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Wit, Wisdom, and Wine: One Woman’s “Confessions of a Mediocre Widow”

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While Mile High Mama blogger Catherine Tidd has spent the last few years developing a global online support group for widows and widowers (, she has also been hard at work on her memoir, Confessions of a Mediocre Widow, which took the number two spot on the local nonfiction bestseller list less than two weeks after its release.  In her first interview with us, she talks about everything from finding humor in grief to dating as a single parent.  And we are excited to be giving away three copies of her book (see below)!

CoverWhy did you write this memoir?

Confessions of a Mediocre Widow is the book I wanted when my husband died in 2007.  I was 31-years-old with three small children and most of the books that I came across were either too clinical/self-help for me or were memoirs written by older widows.  I needed something that I could relate to and I wanted a book that read more like a story than something that outlined the stages of grief.

While Confessions of a Mediocre Widow is based on a pretty sad story…it has many funny moments as well. 

Yes, when I told people that I was writing a “funny book about my husband’s death” I got some pretty strange looks!  But during one of the scenes in the book, when I was dealing with the paperwork for Brad’s organ donation, I start laughing – which I’m sure was viewed as very inappropriate, but was such a relief to me.  I realized that if I could somehow keep my sense of humor, I would be okay.  If I lost it, I would lose myself as well as my husband. 

What made you feel like you were “mediocre”?

During the first two years of widowhood, I felt like I was doing everything wrong – at one point I even told my therapist that I thought I was grieving backwards. I felt like I was constantly making the wrong decisions and that I was being judged by everyone.  The truth is, no one judged me harder than I judged myself and it took me a long time to figure out that there is no “right way” to grieve.  Once I figured that out, I really turned a corner.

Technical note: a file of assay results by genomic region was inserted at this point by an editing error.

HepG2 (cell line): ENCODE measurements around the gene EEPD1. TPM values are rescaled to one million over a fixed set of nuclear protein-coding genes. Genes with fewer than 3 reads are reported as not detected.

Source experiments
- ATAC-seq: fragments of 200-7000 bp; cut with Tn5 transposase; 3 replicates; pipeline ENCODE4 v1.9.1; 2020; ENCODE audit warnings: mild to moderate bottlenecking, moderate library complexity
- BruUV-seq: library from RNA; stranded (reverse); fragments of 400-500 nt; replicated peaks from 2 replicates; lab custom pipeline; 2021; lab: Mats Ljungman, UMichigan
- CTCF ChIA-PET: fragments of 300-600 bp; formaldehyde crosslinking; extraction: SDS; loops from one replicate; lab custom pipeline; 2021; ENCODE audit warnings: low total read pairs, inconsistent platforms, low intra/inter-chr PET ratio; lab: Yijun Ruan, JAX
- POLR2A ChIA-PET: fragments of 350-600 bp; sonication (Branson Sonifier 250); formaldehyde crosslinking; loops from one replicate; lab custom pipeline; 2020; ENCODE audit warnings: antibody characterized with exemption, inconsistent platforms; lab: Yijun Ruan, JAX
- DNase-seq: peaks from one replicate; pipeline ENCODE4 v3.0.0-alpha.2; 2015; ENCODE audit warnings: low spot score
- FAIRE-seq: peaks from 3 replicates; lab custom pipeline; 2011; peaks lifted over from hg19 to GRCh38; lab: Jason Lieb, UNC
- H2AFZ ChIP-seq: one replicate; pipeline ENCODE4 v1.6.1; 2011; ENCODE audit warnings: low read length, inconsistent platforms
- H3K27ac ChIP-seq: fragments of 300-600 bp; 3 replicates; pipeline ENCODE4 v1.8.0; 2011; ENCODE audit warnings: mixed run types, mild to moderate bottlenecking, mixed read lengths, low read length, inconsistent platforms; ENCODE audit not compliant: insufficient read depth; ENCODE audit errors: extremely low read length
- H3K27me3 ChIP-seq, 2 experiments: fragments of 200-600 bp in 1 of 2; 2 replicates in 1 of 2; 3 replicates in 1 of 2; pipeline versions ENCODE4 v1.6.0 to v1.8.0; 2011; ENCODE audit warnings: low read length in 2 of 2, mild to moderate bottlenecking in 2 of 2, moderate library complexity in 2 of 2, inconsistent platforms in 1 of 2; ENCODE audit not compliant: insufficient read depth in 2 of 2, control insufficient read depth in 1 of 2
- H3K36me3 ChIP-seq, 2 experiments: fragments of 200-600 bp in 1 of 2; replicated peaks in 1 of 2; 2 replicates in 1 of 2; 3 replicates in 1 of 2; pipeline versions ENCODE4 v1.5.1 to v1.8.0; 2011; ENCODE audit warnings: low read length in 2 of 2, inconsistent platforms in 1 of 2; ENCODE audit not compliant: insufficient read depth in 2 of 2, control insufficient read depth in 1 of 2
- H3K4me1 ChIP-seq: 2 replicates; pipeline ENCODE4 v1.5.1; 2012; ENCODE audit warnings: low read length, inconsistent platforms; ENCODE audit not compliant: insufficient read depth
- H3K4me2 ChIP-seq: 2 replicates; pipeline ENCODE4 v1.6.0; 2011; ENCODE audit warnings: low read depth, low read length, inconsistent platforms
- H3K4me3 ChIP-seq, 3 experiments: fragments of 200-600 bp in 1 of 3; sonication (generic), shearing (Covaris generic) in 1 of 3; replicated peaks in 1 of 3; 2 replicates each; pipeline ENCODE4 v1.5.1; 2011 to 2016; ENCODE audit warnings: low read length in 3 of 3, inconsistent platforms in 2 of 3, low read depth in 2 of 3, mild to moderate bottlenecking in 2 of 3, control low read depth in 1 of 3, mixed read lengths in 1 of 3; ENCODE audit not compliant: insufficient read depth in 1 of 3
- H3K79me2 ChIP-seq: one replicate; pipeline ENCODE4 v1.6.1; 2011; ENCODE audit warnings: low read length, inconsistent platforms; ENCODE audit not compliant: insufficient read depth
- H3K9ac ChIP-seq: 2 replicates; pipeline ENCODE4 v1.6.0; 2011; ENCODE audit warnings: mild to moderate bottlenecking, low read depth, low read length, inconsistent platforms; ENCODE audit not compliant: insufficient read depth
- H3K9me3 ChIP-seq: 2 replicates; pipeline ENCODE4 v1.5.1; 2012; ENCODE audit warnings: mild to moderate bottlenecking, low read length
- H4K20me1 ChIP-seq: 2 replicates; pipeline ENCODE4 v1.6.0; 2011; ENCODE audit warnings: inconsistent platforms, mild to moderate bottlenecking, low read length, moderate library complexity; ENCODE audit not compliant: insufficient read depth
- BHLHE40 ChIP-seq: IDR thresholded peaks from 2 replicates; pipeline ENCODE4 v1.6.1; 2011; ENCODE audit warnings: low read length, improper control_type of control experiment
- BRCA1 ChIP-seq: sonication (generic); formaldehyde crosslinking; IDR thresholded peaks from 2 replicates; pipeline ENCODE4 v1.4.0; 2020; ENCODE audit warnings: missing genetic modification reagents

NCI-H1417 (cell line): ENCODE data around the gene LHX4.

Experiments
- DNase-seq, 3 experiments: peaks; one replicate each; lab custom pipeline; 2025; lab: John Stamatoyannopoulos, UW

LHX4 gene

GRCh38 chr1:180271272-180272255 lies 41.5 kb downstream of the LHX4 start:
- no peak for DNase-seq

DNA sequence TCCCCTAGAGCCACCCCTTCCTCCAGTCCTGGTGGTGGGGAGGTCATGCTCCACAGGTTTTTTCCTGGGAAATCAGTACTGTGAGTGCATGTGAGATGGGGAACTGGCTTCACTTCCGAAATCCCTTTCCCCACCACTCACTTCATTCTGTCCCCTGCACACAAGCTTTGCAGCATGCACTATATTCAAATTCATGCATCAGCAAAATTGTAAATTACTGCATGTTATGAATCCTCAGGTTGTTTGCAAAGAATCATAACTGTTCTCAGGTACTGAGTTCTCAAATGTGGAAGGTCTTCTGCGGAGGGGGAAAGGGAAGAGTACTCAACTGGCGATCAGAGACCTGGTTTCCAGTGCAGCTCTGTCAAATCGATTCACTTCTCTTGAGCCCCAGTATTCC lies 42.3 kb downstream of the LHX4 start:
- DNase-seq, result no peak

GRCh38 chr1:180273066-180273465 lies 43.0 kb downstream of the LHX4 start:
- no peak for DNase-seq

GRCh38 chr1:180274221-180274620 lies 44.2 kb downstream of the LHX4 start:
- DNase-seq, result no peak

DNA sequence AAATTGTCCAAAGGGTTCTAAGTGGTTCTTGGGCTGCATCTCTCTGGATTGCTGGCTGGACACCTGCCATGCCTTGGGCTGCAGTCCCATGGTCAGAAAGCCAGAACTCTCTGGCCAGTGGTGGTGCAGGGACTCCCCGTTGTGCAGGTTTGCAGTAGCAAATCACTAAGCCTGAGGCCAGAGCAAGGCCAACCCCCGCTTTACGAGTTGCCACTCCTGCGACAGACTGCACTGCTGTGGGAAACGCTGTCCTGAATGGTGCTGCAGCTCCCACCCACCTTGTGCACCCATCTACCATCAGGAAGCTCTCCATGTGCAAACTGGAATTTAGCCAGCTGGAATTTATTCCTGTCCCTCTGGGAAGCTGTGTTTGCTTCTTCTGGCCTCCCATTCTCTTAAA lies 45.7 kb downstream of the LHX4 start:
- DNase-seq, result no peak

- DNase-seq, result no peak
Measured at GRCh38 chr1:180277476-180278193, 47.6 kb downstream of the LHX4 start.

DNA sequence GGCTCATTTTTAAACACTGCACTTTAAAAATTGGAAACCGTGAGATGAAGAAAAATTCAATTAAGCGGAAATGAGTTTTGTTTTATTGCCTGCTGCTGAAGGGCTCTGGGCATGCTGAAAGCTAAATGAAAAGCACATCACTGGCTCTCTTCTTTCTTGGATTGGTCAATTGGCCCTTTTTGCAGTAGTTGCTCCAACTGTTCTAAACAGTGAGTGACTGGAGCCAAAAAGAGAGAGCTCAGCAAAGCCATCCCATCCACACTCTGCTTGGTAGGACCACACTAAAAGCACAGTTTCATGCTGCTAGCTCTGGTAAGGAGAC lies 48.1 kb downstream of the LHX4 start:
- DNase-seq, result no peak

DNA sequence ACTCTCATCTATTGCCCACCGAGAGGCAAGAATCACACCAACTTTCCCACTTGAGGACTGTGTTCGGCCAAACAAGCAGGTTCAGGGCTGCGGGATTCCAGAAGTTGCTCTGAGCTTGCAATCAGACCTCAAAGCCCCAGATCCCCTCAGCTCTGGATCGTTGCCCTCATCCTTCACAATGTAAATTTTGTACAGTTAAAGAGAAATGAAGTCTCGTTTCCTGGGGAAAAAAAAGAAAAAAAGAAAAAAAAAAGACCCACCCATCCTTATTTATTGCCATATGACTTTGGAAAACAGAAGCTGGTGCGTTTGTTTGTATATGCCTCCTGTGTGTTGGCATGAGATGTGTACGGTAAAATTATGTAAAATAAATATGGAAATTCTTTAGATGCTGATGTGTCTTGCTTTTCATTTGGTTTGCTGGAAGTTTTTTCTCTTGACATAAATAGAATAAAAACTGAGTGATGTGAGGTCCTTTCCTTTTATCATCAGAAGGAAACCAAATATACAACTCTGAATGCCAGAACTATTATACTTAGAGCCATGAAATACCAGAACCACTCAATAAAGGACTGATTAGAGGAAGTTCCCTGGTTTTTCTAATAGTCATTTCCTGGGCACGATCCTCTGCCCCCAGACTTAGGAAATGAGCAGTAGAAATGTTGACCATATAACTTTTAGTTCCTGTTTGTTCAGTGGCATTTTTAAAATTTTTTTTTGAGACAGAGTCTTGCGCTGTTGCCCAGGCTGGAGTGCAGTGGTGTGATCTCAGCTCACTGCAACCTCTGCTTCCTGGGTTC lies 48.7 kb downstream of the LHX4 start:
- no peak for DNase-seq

Your kids are a big part of your story.  What have you learned as a single parent?

It’s so incredibly hard to go from two parents down to one.  At the time of my husband’s death, my kids were 5, 3, and 1 so I constantly felt like I was being pulled in so many directions.  I have found that what helps me the most is being honest with my kids.  I’ll point out to them that I just can’t do everything and that I’m doing the best that I can.  I also do my best to carve out moments during the day where I’m with each one of them individually – even if it’s just a short car ride to pick up pizza.  They know they have my attention and can talk to me about what’s going on in their lives.

How did you handle their grief over losing their father?

Well, again, they were very young at the time of his death, so in some ways how they’ve grown up is their normal.  We have been through group counseling together and I have been pretty proactive in seeking out resources that I think might help them.  I’ve also always told them that it’s okay if they feel like they can’t talk to me about something as long as they talk to someone – a teacher, a coach, a family friend.

I’ve always practiced what I call “age appropriate honesty” and never talk down to them.  After Brad died, if I found myself short-tempered or sad I would just be truthful and say, “I know I’ve been a little angry lately.  I’m just so sad that Dad died.”  I felt like that let them know as well that it was okay to talk about how they felt and that their grief might show up in different ways – feeling angry, depressed, hyper, or tired.  I also know that, even though it’s been six years, they still might enter into new stages of grief and I watch for those signs.

At one point in your book, you talk about “Daddy Day.”  Can you explain what that is?

Daddy Day was something I started to help us recognize my husband’s birthday.  It’s a fine line as a parent – wanting your children to remember the parent who is gone, but to do it in a way that is meaningful and possibly even more of a celebration of their life, rather than a remembrance of their death.  So, on my husband’s birthday every year, I take the kids out of school and we spend the day as a family.  We release balloons to remember my husband and then we do fun stuff – go bowling, to the movies, eat some junk food…whatever we feel like.  Daddy Day is something they look forward to now and is joyful instead of somber.

You talk about some of your experiences dating as a single parent.  Is there any advice that you’d like to pass on?

Your children are your first priority and, unlike when you were probably dating before, you are not dating alone…they’re coming along for the ride.  I am very slow to introduce someone new to my children (even though I know that in the excitement of a new relationship it’s sometimes tempting to throw everyone together and see how they mesh).  And even after I’ve introduced someone, I am constantly watching my kids for signs as to how they’re handling it and if they’re comfortable with the situation.  If they’re not, I know it’s time to step back. 

This book is a memoir about being a widow, but there’s a little more to it, isn’t there?

Absolutely.  While the story is focused on the death of my husband and how we dealt with it, the overall message is something that anyone can relate to:  Very few of us are living the lives we pictured when we were young.  We have all experienced twists, turns, and bumps along the way.  It’s how we deal with those circumstances that really determines the life we are going to lead.



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